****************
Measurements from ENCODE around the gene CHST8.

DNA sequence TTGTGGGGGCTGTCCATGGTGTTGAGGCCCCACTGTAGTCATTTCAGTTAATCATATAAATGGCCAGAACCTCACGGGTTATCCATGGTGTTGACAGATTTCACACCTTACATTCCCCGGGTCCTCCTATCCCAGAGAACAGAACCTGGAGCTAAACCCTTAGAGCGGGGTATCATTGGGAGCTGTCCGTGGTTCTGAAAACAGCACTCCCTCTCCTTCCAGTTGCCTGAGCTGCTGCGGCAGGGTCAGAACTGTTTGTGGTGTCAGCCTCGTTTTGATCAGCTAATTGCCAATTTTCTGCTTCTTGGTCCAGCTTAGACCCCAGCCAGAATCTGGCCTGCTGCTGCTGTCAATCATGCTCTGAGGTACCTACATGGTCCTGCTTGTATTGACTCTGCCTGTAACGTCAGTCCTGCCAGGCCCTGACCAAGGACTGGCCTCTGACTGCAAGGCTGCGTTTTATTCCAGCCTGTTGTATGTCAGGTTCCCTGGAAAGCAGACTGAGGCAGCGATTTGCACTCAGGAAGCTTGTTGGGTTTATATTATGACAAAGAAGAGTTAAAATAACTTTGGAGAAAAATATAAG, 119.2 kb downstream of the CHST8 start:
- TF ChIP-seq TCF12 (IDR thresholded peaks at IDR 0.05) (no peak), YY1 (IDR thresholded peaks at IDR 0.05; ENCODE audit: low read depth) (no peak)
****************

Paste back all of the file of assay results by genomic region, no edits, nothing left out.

Measurements from ENCODE around the gene CHST8.

DNA sequence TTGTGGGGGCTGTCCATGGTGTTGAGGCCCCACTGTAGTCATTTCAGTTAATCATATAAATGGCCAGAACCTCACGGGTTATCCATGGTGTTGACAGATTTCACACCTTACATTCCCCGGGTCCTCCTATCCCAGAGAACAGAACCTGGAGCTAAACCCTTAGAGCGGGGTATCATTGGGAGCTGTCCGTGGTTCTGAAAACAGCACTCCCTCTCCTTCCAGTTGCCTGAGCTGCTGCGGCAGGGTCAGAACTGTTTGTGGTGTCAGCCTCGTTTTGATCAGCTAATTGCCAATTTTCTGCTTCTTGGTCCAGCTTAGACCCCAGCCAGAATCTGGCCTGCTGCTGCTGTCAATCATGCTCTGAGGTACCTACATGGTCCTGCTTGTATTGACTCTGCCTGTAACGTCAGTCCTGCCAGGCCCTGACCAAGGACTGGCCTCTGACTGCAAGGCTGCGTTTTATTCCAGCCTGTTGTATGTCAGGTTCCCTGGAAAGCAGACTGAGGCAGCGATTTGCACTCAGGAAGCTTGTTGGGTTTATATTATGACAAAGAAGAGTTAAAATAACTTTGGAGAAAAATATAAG, 119.2 kb downstream of the CHST8 start:
- TF ChIP-seq TCF12 (IDR thresholded peaks at IDR 0.05) (no peak), YY1 (IDR thresholded peaks at IDR 0.05; ENCODE audit: low read depth) (no peak)